Refugee crisis crossing Channel
LONDON, England (CNN) -- French and British officials are to hold talks over the continuing flight of illegal refugees from France to Britain.
The discussions, to be held next Wednesday, follow attempts by hundreds of illegal immigrants from the French refugee camp at Sangatte to seek asylum in Britain after making a hazardous journey through the Channel Tunnel.
CNN's Peter Humi said the majority of those being housed by the French Red Cross at a converted warehouse in Sangatte are living in a form of limbo.
The French government is unwilling to repatriate them as many say they would face persecution in their home countries of Afghanistan, Kurdistan or Iraq.
Night after night, small groups of refugees head for the French entrance to the Channel Tunnel and ferry complex that links nearby Calais with British channel ports.
Many risk their lives by attempting to stow away on a train or truck heading to the UK while others have handed over their life savings to people smugglers.
Some refugees have even tried to walk the 35 km (22 mile) long tunnel.
Although the illegal immigrants are attracted to Britain by what they see as relatively liberal immigration policies, experts in the UK say the country is no soft touch.
Anyone attempting to smuggle refugees into Britain faces hefty fines, and social benefits for asylum seekers are more beneficial in Scandinavia.
But Ingrid Boccardi, a lecturer in European law at University College, London, said one of the key problems for the British authorities is the fact the UK does not enforce the use of identity cards.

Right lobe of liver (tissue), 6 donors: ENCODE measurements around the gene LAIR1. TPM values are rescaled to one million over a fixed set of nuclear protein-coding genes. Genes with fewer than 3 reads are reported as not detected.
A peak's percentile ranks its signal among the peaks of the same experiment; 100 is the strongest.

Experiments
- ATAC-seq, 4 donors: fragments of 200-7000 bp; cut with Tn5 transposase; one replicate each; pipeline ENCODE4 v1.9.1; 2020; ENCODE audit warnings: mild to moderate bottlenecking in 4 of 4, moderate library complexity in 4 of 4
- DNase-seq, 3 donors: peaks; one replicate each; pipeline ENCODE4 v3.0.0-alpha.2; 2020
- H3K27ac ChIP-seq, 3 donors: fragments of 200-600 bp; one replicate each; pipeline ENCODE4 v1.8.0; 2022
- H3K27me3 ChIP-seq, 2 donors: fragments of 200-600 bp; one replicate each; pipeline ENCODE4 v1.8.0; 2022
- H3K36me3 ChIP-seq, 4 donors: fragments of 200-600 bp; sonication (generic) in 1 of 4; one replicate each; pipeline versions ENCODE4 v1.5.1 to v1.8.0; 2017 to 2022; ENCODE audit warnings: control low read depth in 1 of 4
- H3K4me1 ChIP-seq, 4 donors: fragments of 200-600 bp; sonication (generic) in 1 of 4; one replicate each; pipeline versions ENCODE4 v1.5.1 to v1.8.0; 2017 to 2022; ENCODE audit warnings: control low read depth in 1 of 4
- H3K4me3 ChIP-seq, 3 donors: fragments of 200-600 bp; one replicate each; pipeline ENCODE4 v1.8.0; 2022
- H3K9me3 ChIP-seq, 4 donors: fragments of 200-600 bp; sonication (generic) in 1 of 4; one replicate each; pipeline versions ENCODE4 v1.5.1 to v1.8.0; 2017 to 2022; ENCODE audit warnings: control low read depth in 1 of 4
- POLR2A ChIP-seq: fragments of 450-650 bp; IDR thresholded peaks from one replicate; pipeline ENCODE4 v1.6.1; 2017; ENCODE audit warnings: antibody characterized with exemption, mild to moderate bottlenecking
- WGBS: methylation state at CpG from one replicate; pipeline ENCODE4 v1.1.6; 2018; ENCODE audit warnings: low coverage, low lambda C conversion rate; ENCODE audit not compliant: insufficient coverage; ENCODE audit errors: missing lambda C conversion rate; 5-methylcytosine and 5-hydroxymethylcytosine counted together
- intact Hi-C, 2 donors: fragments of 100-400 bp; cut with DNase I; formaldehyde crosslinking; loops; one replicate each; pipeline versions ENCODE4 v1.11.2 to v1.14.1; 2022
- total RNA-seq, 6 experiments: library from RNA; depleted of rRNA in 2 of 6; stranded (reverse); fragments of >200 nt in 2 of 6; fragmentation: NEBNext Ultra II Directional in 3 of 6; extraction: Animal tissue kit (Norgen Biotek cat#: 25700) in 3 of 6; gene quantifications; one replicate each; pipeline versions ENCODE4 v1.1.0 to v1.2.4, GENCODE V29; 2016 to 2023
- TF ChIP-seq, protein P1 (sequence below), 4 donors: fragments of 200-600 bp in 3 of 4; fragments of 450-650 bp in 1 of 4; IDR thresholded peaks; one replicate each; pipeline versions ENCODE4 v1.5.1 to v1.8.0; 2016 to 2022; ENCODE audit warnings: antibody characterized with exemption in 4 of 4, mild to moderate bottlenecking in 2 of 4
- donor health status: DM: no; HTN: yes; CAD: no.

Boccardi told CNN: "Individuals in continental Europe have to carry identity papers at all times and have to present it to police on demand.
"But this does not exist in Britain - it is not part of the country's tradition and I think the British would strongly resist any attempt to introduce these kind of checks. But this allows illegal immigrants to slip through the net much more easily."
Boccardi said an added problem was that if refugees are able to speak another language, it tends to be English, and so they seek work in Britain's black economy.
But racial tensions have overflowed in some UK cities, bringing immigration issues to the forefront of the minds of politicians and the public.
CNN's European Political Editor Robin Oakley said Britain's Conservative opposition wants to get tough on the refugees -- whether they are genuine victims of persecution or not -- and keep them under lock and key.
Shadow Home Secretary Ann Widdecombe told CNN: "We could design a tailored reception package for the genuine people, rather than the awful hit and miss chaos they are thrown into at the moment.
"For those who are not genuine and who we are going to refuse, we know where they are and we can make sure they leave the country. That would send out a huge deterrent message."
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